April 4, 2014 by k. liz
Thanks for your patience, all! It is much appreciated in these last few weeks of incubating a human. But I’m still here today with the weekend wrap-up and five things to share with you! Hope you are all doing well and enjoying spring, hopefully, wherever you are!
1. And Thereby Hangs a Taleby Jeffrey Archer: I am always looking for books to use with English students, and this might be one that works! I avoid graded readers with my adult students, but am always trying to find something that is manageable for them to read and not make them feel completely hopeless. This book is a collection of short stories, and Archer has a really nice, easy-going style. My student and I read one of these this last week, and she understood it fairly easily and it was an enjoyable story.
2. Breaking News English: I know that I’ve shared this before, but I really do use this a lot with my adult students, and just this last week I used the mini-lessons for the first time. I really liked the layout. It was very aesthetically appealing, but it was also a bit more navigable and manageable for my student. So, that was fun.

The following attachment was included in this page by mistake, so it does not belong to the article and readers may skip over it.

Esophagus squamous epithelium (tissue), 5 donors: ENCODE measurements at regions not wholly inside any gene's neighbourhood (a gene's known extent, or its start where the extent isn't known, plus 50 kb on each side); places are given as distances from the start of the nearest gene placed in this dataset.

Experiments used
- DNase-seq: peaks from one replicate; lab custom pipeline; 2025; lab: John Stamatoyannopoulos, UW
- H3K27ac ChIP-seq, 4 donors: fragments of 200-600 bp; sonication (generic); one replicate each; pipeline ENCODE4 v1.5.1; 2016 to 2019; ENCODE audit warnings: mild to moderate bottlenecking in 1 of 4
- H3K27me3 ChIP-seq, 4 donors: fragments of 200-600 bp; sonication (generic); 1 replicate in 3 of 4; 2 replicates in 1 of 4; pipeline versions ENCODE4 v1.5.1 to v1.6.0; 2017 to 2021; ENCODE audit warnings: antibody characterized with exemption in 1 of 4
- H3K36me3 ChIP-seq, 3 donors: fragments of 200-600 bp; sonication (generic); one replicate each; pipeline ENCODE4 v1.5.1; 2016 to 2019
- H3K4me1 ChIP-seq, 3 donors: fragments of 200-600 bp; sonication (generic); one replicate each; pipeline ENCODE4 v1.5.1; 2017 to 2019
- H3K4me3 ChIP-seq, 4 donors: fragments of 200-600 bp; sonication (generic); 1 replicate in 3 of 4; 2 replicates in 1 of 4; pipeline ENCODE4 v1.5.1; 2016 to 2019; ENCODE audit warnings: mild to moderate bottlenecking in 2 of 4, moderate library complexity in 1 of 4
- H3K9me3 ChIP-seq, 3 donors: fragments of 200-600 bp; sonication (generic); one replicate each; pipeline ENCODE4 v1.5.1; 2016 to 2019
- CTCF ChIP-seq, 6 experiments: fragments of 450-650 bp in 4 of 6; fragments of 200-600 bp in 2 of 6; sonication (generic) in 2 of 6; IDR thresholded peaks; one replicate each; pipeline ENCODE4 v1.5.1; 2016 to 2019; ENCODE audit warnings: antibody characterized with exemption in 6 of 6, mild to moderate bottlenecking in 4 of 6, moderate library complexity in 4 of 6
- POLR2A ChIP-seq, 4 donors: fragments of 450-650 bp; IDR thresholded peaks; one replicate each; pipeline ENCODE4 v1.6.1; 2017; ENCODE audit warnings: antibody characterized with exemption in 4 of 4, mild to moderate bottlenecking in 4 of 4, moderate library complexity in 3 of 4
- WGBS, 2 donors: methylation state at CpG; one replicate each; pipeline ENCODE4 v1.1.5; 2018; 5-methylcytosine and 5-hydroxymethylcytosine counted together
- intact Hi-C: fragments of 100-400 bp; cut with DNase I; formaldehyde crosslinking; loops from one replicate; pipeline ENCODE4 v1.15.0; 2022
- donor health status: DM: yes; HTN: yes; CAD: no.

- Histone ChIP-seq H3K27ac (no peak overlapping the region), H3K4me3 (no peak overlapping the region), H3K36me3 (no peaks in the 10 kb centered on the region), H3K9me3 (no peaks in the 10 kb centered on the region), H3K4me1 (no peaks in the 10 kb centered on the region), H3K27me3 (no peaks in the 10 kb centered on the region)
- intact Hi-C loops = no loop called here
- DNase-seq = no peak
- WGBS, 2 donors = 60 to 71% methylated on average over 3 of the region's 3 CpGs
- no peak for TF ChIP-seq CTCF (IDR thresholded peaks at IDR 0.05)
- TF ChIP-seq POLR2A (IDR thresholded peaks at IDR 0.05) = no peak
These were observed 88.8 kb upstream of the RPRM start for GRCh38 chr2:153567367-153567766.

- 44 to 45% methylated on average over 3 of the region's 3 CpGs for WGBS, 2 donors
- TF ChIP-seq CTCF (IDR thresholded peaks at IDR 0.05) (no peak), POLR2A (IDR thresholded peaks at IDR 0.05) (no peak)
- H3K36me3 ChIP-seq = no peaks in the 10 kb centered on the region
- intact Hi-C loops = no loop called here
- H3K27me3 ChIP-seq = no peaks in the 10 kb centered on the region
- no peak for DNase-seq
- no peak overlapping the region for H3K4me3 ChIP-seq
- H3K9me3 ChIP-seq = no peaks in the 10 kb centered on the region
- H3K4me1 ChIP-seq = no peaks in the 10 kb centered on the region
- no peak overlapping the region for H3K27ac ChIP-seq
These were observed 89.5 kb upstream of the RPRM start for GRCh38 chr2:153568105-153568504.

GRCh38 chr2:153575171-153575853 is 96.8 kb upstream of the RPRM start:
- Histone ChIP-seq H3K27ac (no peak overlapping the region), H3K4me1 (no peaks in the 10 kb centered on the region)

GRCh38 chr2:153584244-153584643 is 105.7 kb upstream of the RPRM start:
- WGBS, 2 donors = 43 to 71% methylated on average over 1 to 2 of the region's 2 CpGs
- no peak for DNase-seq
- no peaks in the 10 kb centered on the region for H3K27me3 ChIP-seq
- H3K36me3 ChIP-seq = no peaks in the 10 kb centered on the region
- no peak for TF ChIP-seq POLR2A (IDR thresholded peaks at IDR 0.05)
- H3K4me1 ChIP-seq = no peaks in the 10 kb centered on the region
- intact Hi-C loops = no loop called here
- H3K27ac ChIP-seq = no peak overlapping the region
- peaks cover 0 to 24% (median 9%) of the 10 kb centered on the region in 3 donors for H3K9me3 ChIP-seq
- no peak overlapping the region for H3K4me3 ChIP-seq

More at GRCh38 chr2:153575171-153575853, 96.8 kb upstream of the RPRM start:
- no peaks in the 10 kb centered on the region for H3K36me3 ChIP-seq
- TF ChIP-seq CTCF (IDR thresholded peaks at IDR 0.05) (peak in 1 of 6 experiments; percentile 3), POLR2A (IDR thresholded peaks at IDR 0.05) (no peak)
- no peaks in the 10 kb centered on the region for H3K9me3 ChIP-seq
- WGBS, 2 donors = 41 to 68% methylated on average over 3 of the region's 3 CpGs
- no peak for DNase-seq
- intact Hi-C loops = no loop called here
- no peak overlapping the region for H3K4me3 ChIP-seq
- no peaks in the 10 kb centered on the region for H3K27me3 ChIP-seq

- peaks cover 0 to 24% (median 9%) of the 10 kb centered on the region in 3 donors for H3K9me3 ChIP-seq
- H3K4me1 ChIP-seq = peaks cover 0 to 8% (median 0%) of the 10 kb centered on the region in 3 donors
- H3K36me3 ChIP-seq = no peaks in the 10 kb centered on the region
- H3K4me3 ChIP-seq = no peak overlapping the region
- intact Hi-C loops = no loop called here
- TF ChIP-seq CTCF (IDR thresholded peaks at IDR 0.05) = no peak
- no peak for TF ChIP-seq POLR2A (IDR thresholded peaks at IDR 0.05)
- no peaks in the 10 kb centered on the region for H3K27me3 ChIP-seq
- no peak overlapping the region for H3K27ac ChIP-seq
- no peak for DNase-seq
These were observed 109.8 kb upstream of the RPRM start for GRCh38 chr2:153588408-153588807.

3. Call for Papers: Self-promotion again!! Are you a teacher or a student interested in education? This is a great opportunity for you to get some writing experience. We are publishing an online e-zine for teachers around the world starting in May – granted we can get enough submissions to print! So, please send this on to any teacher friends you have, and get your submissions in! This is an awesome opportunity for exposure and collaboration!
4. easel.ly: I’ve written before about the benefits of using infographics in the classroom. I saw a really beautiful infographic this morning that reminded me of that, but as I looked at it, I realized it was way too intense for an ESL class, and I didn’t see how it would really be relevant to a class topic. That’s when I thought, having students create infographics in class could be a great way to have them organize information. Easel.ly is a great site for creating infographics. And it’s free! So, if you have a creative class, send them over here and give them a topic to create a useful infographic on. Let’s see what our students are able to produce!
5. I wrote this post last week, and here is a quote from the book that inspired it: